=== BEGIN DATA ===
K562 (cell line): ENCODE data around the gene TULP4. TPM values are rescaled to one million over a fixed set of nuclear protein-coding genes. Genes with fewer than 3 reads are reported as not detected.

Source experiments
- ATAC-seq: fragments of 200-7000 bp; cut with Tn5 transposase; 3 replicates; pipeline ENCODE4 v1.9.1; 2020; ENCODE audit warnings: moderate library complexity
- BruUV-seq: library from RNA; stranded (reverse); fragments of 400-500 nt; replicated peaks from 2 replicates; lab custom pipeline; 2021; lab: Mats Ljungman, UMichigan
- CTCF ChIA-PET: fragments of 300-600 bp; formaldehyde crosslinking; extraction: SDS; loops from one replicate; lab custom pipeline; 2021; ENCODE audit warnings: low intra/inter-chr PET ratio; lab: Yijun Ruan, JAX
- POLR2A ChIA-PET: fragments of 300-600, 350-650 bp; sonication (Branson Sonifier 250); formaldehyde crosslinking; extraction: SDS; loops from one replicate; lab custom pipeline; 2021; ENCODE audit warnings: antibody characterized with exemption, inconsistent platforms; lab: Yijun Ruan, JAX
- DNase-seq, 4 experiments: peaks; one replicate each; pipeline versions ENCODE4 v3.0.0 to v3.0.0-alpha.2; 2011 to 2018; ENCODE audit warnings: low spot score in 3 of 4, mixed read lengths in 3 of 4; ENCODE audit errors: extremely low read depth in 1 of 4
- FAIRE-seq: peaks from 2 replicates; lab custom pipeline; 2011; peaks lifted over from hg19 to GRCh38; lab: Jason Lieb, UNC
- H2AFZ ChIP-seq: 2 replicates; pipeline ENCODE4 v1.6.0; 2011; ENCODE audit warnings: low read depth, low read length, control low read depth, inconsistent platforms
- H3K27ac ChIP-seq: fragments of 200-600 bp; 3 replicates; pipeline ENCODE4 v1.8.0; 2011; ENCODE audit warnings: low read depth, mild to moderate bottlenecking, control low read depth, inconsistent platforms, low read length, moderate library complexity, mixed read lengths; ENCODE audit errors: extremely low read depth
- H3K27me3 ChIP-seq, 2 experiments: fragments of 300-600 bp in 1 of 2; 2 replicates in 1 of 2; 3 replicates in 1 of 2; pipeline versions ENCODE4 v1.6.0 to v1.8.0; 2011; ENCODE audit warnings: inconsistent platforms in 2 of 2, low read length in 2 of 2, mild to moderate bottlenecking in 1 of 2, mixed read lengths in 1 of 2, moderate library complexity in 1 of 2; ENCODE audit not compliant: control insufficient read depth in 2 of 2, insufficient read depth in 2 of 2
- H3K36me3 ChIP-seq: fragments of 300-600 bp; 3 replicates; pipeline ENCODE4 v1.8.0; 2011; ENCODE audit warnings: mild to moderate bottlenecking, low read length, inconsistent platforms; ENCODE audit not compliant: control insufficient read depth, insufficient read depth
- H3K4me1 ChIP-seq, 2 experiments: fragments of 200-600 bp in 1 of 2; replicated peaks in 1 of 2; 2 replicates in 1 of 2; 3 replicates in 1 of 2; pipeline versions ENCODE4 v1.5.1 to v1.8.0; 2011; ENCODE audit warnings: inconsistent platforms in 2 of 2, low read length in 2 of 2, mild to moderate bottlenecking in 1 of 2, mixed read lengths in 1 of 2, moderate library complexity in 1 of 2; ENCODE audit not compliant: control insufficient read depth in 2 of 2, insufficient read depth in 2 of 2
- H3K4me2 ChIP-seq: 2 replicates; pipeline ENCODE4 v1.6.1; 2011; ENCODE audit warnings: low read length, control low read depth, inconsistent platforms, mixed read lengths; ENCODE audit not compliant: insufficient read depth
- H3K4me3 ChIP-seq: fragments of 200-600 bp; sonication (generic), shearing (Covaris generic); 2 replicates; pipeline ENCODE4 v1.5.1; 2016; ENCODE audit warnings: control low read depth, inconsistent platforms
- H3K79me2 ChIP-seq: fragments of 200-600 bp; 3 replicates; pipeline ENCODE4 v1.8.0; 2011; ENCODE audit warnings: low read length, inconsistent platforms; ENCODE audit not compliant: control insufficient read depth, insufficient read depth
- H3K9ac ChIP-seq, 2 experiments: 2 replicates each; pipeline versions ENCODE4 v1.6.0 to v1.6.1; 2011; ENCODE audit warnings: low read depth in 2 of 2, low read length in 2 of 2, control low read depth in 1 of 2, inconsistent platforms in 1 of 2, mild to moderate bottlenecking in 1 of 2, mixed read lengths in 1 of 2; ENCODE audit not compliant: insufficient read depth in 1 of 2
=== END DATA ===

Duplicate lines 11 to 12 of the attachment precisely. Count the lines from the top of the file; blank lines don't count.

- H3K27me3 ChIP-seq, 2 experiments: fragments of 300-600 bp in 1 of 2; 2 replicates in 1 of 2; 3 replicates in 1 of 2; pipeline versions ENCODE4 v1.6.0 to v1.8.0; 2011; ENCODE audit warnings: inconsistent platforms in 2 of 2, low read length in 2 of 2, mild to moderate bottlenecking in 1 of 2, mixed read lengths in 1 of 2, moderate library complexity in 1 of 2; ENCODE audit not compliant: control insufficient read depth in 2 of 2, insufficient read depth in 2 of 2
- H3K36me3 ChIP-seq: fragments of 300-600 bp; 3 replicates; pipeline ENCODE4 v1.8.0; 2011; ENCODE audit warnings: mild to moderate bottlenecking, low read length, inconsistent platforms; ENCODE audit not compliant: control insufficient read depth, insufficient read depth